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Resilience should not be a specialist concern, says Flick March, UKI Security and Resiliency Practice Leader at Kyndryl, an IT service management company.
From a top-down perspective, a business’s resilience strategy can look relatively straightforward in concept, even if the difficulty of actually executing it is well understood. The thought process involved often starts with the fact that, thanks to digital commerce, companies of all stripes now need to run 24/7 services, and so potential Achilles’ heels in the IT infrastructure need to be identified and addressed. The costs of failing to do so are witnessed in the headlines on a regular basis – when banks, supermarkets, and other major organisations attract the ire of their customers by slipping out of availability – such that executives are keenly aware of the relationship between resilient systems and business success.
So, key metrics are established with an eye to making sure that data is always available, secure, and usable; everything from core databases to customer service operations require contingency plans; and security and uptime become requirements baked into procurement processes. In short, the response to the risk of disaster is to make that risk explicit and so empower teams to respond to it.
However, while the decision to target resilience in this way is understandable and even laudable, it misses much of the nuance in how these systems actually work, and can ultimately be counterproductive. To understand why, we need to think briefly about the history of IT as a discipline.
The rise of the specialist
Looking back now, it’s impressive how deeply and quickly IT has specialised as a professional field. A generation or two ago, information technology barely existed as a career option; today, not only is it one of the world’s major fields of employment, but workers within it are called to take on incredibly specific roles and skills to meet the demand. No matter how minor and integrated a technology might seem, there are whole teams for whom it is their full-time concern.
It’s hardly surprising, then, that words and ideas take on a different and specific meaning in different areas of the profession. Usability means something different to a support desk worker or a data engineer; speed has different metrics in an office block or in a high-performance computing centre; and security has different implications for a networking specialist or for a cryptographer. And yet, these are all requirements which can come down from a business strategy perspective as though they are identical and interchangeable.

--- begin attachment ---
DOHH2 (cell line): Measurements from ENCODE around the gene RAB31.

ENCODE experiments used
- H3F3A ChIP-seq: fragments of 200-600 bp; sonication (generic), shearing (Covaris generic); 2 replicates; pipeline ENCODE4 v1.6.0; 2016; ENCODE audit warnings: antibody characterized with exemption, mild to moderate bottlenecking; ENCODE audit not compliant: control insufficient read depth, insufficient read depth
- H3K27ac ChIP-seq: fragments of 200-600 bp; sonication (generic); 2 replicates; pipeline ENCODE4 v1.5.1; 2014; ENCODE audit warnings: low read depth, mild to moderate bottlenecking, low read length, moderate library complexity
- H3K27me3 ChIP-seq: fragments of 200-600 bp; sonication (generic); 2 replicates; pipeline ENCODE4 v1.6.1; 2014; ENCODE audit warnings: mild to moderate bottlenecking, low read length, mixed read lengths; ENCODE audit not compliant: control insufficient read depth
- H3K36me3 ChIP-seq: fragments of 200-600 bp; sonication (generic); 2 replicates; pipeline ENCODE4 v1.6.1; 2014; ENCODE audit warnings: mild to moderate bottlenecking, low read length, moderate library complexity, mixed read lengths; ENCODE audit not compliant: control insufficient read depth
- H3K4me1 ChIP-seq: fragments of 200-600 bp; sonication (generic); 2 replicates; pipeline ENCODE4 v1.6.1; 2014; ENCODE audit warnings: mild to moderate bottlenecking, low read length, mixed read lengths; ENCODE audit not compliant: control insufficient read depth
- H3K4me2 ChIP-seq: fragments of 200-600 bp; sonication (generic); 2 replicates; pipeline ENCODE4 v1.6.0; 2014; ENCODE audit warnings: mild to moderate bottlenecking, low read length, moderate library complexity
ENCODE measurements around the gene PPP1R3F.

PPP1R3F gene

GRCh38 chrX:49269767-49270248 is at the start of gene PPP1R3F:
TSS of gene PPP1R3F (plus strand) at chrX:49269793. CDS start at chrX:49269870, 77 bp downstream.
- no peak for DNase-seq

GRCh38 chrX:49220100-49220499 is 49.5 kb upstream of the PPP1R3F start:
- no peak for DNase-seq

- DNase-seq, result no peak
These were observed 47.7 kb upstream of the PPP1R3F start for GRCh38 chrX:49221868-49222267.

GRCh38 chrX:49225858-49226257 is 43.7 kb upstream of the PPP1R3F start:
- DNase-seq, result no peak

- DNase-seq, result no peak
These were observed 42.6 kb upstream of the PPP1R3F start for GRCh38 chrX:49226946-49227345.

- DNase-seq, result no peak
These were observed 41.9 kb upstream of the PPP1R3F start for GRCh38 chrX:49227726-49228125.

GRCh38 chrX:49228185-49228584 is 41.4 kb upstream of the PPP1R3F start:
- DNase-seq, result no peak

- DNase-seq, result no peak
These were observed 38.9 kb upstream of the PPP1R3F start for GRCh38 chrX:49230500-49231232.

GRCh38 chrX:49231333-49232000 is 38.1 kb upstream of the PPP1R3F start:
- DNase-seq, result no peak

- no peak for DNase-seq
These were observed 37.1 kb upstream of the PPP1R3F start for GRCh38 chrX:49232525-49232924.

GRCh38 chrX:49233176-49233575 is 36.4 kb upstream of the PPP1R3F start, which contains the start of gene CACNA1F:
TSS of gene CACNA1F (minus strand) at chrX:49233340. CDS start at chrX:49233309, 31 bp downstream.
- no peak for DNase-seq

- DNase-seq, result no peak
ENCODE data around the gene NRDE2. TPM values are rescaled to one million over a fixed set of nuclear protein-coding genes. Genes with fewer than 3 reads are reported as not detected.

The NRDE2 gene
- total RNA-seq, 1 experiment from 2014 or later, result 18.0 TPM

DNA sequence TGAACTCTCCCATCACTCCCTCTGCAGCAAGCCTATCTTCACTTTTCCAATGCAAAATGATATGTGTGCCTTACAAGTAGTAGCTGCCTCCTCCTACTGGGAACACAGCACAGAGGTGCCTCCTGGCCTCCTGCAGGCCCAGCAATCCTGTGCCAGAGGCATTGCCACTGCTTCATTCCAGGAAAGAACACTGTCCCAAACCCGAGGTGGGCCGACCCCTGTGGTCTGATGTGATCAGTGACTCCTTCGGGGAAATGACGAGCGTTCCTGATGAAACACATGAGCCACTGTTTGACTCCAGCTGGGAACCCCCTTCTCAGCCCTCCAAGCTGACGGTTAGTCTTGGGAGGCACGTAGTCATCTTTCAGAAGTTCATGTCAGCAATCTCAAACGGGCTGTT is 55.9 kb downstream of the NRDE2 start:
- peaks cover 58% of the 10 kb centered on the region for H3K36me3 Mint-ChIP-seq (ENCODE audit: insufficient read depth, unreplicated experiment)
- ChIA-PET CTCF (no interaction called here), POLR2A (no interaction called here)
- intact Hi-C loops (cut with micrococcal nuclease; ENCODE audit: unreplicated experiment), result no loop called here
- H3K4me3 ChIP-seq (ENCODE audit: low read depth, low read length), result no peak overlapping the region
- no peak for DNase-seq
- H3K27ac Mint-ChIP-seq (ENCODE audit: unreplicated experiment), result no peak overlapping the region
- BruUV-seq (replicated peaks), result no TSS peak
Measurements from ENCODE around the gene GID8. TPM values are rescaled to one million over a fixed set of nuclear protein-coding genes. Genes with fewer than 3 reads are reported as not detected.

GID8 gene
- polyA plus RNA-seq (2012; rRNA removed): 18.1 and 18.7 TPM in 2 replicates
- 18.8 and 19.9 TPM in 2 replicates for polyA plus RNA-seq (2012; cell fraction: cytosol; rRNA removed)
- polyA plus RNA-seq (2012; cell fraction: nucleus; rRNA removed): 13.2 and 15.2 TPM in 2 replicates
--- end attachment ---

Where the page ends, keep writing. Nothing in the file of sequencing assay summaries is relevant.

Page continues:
Thinking again about that straightforward conceptualisation of resilience, then, the problem quickly becomes apparent. In this model, when attacks or failures happen, an IT professional’s first reaction is not how it impacts the business, but how it relates to their own definition of resilience, which they have been targeted on as a metric of successful performance. Rather than identifying the root of the problem, teams attend to their immediate area, whether that be restoring database uptime, keeping order fulfilment going, protecting internal lines of communication, or something else.
While this kind of specific responsibility-taking has its upside in emergency situations, it also means that following the thread of a problem through different areas of IT with different internal metrics takes time – and taking more time, of course, means suffering greater reputational and financial damage.
This should not, to be clear, be taken as a criticism of the diligence of IT workers or a call to turn back the clock on IT specialisation; the issue is a broader, structural one. As IT professionals have specialised over the decades, so has the way in which we sell, buy, and connect IT infrastructure. In order to improve manageability, budgets are allocated – and vendors sell their offerings in terms of – segmented specialisms.
This comes at the expense of a cohesive view of the business impact of failures because it encourages work to focus on local metrics like service-level agreements or objectives and key results, rather than focusing on the reasons why the technology is needed in the first place. To put it in a plain example, the problem with losing contact with a data centre is not the inability to access and update information – it is that customers cannot place orders.
What we need to do, therefore, is rethink what preparing for and measuring resilience looks like within these disciplines. SLAs are attractive because they are native to the technology they measure, but they do not necessarily correspond to real-world consequences. Instead, we need to start thinking back from minimum viable business function requirements and asking how the whole IT estate, together, can work to support them.
There are many facets to that change, from understanding (as many businesses do not) which systems comprise the minimum viable organisation, to testing (as many businesses should) how a single point of failure might have consequences across the organisation. At the highest level, though, it comes down to making sure that there is a generalist, holistic view of resilience in place which can think in terms of what will actually matter to the business, not just in terms of resilience as an abstract ideal.